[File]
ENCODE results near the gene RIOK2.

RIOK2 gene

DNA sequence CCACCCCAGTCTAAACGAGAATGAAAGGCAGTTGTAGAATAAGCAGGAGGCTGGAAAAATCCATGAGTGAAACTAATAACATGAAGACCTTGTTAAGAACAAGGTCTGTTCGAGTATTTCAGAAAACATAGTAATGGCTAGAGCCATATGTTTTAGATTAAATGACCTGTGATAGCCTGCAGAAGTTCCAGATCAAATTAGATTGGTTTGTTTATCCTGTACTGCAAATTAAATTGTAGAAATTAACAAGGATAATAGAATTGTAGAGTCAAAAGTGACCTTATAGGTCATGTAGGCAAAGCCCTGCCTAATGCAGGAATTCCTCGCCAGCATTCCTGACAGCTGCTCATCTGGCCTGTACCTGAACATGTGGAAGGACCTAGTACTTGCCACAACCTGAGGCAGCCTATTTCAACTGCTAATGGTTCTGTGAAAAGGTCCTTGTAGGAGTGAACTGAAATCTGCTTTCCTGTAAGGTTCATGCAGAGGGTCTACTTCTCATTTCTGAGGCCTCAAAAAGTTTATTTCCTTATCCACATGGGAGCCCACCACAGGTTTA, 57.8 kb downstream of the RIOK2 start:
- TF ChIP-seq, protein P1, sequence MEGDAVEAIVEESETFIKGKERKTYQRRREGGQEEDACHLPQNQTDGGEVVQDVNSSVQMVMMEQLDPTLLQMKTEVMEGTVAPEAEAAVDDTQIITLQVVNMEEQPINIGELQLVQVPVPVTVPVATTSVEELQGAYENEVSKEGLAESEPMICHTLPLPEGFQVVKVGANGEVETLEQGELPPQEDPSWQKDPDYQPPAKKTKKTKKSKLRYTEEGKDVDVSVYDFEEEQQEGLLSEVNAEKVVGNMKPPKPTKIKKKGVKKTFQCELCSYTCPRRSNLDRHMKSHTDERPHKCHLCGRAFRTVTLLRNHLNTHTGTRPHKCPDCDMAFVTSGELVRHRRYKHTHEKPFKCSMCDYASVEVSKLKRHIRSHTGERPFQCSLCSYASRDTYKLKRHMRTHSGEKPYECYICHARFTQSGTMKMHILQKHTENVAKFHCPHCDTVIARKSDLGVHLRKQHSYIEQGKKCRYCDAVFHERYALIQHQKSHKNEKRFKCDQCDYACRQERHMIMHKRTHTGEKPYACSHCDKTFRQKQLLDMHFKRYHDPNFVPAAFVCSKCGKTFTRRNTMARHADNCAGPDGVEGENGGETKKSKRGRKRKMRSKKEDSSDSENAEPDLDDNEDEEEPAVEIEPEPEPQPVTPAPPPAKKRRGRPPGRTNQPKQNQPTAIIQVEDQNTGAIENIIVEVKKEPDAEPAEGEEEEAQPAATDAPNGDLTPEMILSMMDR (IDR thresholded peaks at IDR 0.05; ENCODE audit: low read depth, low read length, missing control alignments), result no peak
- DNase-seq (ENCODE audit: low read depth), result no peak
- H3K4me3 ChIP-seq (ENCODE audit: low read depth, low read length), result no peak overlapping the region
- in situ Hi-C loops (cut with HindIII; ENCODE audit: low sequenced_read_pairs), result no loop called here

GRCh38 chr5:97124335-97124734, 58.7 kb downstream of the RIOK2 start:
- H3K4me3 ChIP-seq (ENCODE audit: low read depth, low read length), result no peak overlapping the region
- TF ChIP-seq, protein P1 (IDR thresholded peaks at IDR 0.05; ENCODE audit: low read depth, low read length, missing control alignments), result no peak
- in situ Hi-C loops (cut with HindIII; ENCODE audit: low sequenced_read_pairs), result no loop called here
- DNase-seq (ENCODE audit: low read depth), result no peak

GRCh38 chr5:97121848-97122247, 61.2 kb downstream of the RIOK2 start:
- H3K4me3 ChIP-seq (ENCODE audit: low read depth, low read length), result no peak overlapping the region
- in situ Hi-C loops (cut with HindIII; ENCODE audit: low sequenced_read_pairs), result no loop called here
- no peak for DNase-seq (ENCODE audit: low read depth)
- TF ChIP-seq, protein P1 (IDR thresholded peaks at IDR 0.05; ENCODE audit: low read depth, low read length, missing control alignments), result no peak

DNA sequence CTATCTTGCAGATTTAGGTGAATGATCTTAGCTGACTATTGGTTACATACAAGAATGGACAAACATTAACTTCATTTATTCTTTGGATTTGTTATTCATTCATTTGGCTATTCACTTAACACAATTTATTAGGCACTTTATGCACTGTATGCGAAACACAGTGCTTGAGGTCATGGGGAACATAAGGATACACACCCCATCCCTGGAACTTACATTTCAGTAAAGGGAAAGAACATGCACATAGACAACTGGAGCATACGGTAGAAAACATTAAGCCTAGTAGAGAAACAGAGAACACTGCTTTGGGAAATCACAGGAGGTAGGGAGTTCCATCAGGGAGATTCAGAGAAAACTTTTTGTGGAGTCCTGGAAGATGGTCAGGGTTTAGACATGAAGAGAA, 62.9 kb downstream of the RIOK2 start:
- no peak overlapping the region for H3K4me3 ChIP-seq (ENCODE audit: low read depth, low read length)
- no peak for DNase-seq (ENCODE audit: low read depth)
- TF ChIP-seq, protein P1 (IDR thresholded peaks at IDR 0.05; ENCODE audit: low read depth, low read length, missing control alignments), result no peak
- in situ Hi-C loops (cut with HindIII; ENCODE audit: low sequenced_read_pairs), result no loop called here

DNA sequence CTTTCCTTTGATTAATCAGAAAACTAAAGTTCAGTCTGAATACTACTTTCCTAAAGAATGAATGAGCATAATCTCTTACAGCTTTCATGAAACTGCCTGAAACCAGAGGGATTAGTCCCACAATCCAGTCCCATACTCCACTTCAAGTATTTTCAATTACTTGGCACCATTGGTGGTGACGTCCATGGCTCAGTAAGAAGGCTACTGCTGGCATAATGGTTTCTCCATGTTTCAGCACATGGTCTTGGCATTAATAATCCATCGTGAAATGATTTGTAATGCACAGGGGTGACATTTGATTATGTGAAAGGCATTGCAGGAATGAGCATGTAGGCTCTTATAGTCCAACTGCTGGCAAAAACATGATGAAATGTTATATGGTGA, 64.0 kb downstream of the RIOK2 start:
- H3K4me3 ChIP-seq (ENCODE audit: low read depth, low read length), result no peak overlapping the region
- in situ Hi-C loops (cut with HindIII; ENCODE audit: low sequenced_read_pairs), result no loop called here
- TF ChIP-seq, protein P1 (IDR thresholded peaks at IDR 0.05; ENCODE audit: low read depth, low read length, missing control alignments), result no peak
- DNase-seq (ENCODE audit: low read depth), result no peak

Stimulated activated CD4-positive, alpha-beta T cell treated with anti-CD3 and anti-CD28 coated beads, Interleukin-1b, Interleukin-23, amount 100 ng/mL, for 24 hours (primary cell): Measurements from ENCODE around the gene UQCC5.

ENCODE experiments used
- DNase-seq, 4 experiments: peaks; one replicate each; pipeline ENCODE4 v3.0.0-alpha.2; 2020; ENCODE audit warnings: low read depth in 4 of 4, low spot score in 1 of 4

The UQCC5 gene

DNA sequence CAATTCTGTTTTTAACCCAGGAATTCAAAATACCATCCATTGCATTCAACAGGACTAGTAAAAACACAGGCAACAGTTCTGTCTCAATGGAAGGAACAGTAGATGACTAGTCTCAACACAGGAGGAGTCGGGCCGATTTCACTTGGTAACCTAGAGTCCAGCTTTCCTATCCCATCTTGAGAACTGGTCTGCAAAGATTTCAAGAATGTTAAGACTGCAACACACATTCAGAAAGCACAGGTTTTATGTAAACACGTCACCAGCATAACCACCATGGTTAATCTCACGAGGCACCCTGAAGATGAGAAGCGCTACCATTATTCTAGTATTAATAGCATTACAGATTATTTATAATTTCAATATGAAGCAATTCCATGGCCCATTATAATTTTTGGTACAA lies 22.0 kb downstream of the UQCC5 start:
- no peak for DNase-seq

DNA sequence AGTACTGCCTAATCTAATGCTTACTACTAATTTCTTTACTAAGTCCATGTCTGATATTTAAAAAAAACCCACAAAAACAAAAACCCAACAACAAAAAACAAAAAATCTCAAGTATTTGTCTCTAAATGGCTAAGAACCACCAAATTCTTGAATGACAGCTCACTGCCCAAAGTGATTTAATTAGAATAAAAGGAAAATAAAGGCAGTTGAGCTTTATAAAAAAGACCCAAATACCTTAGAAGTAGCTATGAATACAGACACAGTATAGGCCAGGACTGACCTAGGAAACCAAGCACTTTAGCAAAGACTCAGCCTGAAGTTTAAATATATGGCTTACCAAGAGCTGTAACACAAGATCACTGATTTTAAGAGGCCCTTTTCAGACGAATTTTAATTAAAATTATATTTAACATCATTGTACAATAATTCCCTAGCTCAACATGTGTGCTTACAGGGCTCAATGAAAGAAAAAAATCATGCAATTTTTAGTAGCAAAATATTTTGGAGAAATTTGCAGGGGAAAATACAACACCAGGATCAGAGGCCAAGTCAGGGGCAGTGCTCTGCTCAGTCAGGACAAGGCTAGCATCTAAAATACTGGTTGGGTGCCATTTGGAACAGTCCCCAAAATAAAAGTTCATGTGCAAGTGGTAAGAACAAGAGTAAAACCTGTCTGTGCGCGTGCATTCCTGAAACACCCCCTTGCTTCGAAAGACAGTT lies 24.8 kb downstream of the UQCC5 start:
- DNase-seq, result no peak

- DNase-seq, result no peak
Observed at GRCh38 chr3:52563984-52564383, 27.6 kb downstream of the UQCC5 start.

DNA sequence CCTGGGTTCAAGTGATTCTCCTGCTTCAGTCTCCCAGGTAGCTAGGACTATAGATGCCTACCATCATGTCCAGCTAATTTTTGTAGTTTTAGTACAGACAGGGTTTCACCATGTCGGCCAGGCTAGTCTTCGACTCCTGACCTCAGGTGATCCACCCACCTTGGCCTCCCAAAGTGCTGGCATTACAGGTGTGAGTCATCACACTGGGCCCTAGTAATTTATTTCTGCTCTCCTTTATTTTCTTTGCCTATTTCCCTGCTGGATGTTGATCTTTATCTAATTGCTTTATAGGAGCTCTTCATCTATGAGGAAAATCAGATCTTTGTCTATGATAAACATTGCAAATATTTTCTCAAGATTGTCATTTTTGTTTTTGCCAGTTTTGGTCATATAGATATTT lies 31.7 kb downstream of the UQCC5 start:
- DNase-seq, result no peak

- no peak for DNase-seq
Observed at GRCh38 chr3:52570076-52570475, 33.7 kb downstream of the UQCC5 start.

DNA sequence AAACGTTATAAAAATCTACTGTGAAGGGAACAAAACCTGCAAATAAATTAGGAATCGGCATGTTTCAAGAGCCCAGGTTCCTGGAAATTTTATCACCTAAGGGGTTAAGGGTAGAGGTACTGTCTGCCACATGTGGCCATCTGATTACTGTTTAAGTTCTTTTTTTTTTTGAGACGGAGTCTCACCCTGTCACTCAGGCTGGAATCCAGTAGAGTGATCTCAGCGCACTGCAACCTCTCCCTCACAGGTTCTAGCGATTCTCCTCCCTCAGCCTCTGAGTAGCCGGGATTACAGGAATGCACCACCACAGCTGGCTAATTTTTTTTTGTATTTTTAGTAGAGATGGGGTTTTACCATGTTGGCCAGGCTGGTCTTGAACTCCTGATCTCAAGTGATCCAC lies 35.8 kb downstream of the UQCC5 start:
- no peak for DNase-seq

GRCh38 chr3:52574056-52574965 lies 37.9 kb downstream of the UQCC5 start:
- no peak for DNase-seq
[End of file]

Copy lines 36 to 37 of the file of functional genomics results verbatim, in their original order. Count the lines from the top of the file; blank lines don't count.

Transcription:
- DNase-seq, result no peak
Observed at GRCh38 chr3:52563984-52564383, 27.6 kb downstream of the UQCC5 start.